Engine Down – S/T

Richmond, Virginia-based quartet Engine Down is a model act for rock-band evolution. The band started with the DIY ethic, playing basements and releasing 7″ splits. Progress hasn’t exactly been slow; the band’s formation was only in 1996. Now these guys have signed onto a new label (Lookout! Records) and toured with acts popular as Thursday. Positive profiles in Alternative Press magazine are another accomplishment the band enjoyed in 2004.

With its debut CD, Under the Pretense of the Present Tense, Engine Down offered volatile Drive Like Jehu-esque guitars with angst-ridden screams. This hardcore influence is understandable considering guitarist Jonathan Fuller was fresh out of Sleepytime Trio. The following three full-length progressively refined the band’s sound. Each of Engine Down’s releases sound more focused, and this self-titled release completes the pattern.

On Demure, the precursor to Engine Down, the band’s trademark brooding introductions were abundant. On Engine Down, the band abandon the drawn-out nature right from the getgo. Demure‘s “Songbird” was five-plus minutes of guitar exploration and wandering vocals. The rhythm opens casually by its lonesome, with drummer Cornbread Compton sporting a maraca in one hand. In contrast, “Rogue” (opener of this self-titled album) bursts in with pounding drums, a fat bass line, and anthemic choruses. The band’s style has clearly altered, but the transition is graceful, making Engine Down another enjoyable release. Brian McTernan’s glossy production method and the more poppy style could give cynics something to cry about, but McTernan has successfully produced bands like Texas is the Reason and Thursday, and Engine Down gets equally memorable treatment.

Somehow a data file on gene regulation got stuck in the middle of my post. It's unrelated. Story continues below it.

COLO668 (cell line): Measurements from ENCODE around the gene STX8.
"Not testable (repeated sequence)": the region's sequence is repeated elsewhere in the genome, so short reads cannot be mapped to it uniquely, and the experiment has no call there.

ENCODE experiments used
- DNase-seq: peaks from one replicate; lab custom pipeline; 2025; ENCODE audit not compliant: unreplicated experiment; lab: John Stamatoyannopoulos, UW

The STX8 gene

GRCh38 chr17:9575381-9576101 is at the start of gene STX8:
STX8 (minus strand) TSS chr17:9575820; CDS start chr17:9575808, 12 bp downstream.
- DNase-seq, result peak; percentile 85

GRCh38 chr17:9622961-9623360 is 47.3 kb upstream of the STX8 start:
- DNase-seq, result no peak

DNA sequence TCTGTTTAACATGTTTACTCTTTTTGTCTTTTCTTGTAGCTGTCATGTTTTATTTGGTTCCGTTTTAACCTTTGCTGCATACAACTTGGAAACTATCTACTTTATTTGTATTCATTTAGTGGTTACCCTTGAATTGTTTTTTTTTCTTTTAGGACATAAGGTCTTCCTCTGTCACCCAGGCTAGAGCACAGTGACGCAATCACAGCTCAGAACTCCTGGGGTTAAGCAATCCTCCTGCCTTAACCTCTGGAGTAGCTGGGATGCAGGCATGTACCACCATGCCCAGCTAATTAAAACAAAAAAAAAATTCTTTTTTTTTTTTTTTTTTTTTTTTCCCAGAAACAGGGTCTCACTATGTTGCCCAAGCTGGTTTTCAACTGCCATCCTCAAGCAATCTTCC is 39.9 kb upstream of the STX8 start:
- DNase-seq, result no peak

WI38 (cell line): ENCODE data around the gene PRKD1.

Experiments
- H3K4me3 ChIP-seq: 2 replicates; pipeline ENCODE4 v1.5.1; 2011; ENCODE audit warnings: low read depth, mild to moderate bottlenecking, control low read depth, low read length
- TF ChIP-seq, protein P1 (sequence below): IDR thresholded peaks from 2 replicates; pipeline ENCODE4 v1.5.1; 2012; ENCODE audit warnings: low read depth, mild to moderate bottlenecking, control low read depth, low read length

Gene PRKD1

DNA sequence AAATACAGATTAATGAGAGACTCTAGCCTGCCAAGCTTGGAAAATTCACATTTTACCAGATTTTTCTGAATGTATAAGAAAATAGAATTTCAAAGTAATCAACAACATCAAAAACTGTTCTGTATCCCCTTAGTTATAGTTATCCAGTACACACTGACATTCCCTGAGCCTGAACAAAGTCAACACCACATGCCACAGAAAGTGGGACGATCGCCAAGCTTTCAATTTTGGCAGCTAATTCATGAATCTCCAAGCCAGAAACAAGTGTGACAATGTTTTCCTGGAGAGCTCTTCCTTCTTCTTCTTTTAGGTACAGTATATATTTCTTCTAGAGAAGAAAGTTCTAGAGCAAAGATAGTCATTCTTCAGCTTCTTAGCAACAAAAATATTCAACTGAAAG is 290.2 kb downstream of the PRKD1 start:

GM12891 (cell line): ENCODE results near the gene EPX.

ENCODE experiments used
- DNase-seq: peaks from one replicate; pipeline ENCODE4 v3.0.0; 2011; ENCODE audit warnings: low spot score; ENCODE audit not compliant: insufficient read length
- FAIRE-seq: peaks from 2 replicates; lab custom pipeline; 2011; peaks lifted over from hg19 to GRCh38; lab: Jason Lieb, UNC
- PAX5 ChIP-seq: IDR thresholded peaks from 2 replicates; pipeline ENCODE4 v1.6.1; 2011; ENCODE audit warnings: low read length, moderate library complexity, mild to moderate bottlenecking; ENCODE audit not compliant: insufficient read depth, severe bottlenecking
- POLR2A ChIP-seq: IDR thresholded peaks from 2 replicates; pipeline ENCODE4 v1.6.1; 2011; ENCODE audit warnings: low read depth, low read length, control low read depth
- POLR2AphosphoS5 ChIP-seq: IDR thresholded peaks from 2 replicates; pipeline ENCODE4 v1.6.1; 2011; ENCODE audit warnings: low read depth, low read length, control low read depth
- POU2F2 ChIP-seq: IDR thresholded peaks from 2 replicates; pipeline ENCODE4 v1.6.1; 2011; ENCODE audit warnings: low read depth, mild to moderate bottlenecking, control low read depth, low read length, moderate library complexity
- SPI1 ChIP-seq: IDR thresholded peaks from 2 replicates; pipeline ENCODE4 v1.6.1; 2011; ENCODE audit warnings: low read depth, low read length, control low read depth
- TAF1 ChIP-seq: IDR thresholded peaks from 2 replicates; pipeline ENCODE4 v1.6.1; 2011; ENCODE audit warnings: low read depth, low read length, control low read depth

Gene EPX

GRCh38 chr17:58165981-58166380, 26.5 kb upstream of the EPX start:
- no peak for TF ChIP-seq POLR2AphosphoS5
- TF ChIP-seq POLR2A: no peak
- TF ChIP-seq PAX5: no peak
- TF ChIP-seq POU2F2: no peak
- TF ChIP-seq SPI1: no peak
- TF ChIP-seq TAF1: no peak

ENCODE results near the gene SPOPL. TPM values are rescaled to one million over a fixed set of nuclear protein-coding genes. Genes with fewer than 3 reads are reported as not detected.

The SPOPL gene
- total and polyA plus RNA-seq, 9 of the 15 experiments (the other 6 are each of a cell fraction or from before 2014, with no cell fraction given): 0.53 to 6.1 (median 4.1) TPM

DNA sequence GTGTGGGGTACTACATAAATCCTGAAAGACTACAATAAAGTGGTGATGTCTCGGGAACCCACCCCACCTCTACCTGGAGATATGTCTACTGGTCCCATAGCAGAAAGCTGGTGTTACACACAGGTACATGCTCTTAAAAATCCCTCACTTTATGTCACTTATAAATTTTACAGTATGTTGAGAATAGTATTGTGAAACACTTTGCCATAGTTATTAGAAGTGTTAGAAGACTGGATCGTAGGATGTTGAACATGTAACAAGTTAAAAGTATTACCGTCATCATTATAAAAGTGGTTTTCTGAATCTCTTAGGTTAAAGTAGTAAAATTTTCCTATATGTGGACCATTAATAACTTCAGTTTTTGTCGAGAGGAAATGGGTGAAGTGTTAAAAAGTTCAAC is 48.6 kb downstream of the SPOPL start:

The energetic “Pantomime” off Demure became a fan favorite with its blasting riffs and a popular show opener. No other song on Demure instantly begins as intensely. Engine Down seemingly took the “Pantomime” blueprint to base the self-titled album on. The new batch of songs are compact and embrace tight riff-rock much more than older songs. When bursts of distorted guitar open “And Done,” the band succeeds in making it both catchy and heavy. Engine Down is full of upbeat rockers, which clearly makes the album more accessible. Singer Keeley Davis has improved vastly since the last CD, and his high voice sounds powerful as opposed to whiny. To Bury Within the Sound, another earlier work, is a stark contrast with its melancholic tone and yearning vocals. Fans of earlier material will still dig the new release but probably listen to it apart from the older, cathartic music.

Still, as a longtime fan of the band, I’m partial to Demure and earlier albums. Engine Down doesn’t flow great from beginning to end; it feels more like a “singles” disc. This isn’t always a bad thing; quality songs like “Rogue,” “And Done,” “Cover,” and “101” make the purchase worth it. Demure is admittedly stronger in comparison with its honestly emotional music. In short, I skip around the self-titled release, but I have to listen to Demure in its entirety. The new disc is a safer venture than the old stuff, with plenty of nonabrasive straight-forward rock. The older material sounds stronger with more complexities than the more traditional thing they’re doing now. The earnest passion of Demure is one of a kind, though, so I can respect that these guys are going new places.